Brain-derived neurotrophic factor as a potential risk locus for bipolar disorder: evidence, limitations, and implications

Curr Psychiatry Rep. 2003 Dec;5(6):469-76. doi: 10.1007/s11920-003-0086-1.


Brain-derived neurotrophic factor (BDNF) plays an important role in promoting and modifying growth, development, and survival of neuronal populations, and, in the mature nervous system, is involved in activity-dependent neuronal plasticity. Based on several lines of evidence, BDNF has been hypothesized to play an important role in the pathogenesis of mood disorder and the therapeutic action of at least some effective treatments. The gene encoding BDNF lies on the short arm of chromosome 11 in a region where some linkage studies of bipolar disorder have reported evidence for a susceptibility gene. BDNF can, thus, be considered as an attractive candidate gene for involvement in the pathogenesis of bipolar disorder, and two recent family-based association studies have provided evidence that one or more sequence variants within or near the BDNF gene show an association with disease susceptibility. These findings are of great interest and may open up a new chapter in the understanding of the causation and treatment of bipolar disorder. However, it is still early in the genetic investigation of BDNF in bipolar disorder, and it is important that these findings are replicated in large independent samples and that functional studies can confirm and characterize the pathogenic relevance of this genetic variation.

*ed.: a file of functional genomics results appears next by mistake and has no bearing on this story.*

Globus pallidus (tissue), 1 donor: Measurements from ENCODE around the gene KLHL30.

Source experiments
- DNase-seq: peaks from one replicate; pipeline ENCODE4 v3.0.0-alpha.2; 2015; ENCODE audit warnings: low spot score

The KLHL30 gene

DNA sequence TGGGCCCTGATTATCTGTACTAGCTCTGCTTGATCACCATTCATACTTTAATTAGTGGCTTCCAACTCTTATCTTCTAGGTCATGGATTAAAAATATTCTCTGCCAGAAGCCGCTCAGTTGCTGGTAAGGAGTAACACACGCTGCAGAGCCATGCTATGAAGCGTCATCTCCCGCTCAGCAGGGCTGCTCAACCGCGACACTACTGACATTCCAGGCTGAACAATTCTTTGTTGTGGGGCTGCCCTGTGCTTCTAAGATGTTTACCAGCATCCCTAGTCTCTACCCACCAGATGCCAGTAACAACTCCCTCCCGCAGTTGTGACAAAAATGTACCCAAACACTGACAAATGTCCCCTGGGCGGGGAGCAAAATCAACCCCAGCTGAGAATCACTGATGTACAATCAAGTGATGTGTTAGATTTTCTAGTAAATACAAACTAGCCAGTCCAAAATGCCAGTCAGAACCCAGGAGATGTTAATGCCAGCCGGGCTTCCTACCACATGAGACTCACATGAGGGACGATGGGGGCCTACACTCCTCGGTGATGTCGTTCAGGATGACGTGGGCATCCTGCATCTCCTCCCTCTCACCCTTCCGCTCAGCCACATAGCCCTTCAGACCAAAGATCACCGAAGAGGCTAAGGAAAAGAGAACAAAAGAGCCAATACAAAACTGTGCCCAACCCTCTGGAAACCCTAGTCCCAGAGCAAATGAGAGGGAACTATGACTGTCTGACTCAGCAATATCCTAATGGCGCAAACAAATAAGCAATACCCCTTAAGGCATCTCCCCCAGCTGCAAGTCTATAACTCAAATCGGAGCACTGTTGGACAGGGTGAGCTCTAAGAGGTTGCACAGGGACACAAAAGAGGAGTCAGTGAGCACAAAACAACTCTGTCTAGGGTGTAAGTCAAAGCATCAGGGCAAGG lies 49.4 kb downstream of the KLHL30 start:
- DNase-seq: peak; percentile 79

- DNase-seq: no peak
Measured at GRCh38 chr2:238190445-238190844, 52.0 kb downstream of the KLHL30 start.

Publication types

  • Research Support, Non-U.S. Gov't
  • Review

MeSH terms

  • Animals
  • Bipolar Disorder / genetics*
  • Brain-Derived Neurotrophic Factor / genetics*
  • Chromosome Mapping
  • Chromosomes, Human, Pair 11*
  • Genetic Predisposition to Disease / genetics
  • Genetic Variation / genetics
  • Humans
  • Mice
  • Mice, Knockout
  • Polymorphism, Genetic / genetics
  • Risk Factors


  • Brain-Derived Neurotrophic Factor